PLANS for a multimillion-pound development which will see Malton Livestock Market moved close to Eden Camp Museum and make the town “the capital of Ryedale” have been approved.
A prominent objector claimed that the people involved in the scheme were holding the town to ransom.
But an extraordinary meeting of Ryedale District Council’s planning committee heard from planning chief Gary Housden that there was no alternative brownfield site that would be suitable for such a scheme.
After a long debate, the scheme was agreed by a majority of five for, one against and one abstention.
It will now have to be referred to the Secretary of State for Local Government and the Communities as a requirement of the consultation procedures because of the size of the development.
Mr Housden, the head of planning, pointed out in a report that the current livestock operation was subject to a short rolling lease with no security of tenure so an alternative site and a modern purpose-built facility was required to protect it.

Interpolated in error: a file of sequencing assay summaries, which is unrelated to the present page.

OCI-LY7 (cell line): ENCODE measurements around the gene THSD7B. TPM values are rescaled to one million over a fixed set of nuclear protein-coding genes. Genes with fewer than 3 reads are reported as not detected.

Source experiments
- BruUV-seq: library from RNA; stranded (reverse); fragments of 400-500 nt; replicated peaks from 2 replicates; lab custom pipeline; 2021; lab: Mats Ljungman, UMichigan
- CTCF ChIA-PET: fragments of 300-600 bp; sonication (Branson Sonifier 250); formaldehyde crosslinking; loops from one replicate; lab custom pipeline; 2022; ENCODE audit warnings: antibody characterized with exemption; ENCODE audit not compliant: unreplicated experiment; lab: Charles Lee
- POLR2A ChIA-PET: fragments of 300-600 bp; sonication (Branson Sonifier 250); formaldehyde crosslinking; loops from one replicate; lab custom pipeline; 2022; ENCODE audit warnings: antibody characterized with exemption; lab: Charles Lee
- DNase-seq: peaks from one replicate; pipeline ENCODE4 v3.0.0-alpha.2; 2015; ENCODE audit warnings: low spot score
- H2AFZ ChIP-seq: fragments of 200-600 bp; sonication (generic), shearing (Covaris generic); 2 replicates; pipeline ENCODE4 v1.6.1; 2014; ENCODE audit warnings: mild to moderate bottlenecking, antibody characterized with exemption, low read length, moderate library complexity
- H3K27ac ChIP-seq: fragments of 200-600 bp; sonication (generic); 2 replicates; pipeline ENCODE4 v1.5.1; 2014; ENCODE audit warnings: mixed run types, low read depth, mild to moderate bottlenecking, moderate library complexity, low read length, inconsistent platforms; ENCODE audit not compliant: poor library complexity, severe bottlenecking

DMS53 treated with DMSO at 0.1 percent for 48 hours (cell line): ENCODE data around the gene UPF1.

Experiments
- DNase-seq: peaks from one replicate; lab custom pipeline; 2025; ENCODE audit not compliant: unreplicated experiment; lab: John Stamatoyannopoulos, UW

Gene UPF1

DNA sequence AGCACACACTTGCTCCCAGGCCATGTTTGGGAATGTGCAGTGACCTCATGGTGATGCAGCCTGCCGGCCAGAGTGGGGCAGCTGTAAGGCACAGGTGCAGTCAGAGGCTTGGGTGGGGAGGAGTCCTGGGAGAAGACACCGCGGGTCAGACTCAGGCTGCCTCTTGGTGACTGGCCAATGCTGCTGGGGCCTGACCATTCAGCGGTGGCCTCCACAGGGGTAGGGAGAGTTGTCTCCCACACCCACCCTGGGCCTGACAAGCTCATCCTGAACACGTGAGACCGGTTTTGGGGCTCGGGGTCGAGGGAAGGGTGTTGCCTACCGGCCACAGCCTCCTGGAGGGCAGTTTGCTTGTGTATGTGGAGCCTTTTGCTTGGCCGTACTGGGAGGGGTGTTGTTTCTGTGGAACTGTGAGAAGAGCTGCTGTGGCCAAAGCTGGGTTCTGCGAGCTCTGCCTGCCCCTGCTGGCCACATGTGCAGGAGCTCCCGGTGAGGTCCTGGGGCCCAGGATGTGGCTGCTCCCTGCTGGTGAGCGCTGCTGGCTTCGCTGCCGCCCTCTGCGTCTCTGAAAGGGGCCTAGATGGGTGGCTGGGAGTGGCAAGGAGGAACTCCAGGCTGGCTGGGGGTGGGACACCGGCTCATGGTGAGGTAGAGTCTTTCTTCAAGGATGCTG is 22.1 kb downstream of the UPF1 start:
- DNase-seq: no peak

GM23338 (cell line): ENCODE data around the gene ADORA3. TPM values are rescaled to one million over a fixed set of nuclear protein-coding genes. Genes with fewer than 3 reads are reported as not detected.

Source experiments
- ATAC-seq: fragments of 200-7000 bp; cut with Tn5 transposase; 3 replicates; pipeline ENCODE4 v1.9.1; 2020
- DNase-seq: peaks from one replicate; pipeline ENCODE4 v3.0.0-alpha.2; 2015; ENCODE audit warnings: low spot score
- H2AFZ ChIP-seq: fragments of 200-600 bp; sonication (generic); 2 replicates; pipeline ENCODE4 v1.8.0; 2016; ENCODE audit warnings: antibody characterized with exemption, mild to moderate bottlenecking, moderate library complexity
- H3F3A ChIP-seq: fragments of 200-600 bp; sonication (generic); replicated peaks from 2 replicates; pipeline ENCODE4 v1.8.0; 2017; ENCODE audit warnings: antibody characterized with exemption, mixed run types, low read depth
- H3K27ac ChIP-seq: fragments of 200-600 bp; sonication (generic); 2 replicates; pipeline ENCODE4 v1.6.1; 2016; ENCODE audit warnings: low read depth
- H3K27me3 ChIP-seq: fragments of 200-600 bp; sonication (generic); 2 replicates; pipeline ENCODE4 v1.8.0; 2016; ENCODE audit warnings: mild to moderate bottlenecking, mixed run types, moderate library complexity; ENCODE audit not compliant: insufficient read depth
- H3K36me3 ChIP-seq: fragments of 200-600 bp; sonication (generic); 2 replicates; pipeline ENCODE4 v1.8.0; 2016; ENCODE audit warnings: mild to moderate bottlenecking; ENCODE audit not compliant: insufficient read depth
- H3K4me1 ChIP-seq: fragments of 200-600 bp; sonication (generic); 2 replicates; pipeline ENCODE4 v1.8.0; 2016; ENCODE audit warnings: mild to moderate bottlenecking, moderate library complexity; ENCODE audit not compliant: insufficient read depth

The scheme, which will also include a new roundabout on the Edenhouse Road and the A169, will, in part, be funded by three new housing developments in Malton which were also approved despite some misgivings.
Derek Watson, director of the Livestock Market Company, told the meeting the market had gone from strength to strength.“We do need and have a chance to build a new market which will support and enhance the future of Ryedale’s livestock farmers.
“This will help the banks, shops, accountants and solicitors and will see more people coming to it bringing more money into the area,” he said adding: “It will make Malton the capital of Ryedale.”
But Councillor Paul Andrews, who is not a member of the committee, but who was in the public seating area and was allowed to speak, strongly objected to the scheme.
He said that other, less controversial sites, were available. But the livestock market operators and the trust had chosen to “hold the town to ransom” by telling everybody that unless they could have the “enabling” development the market would cease to exist.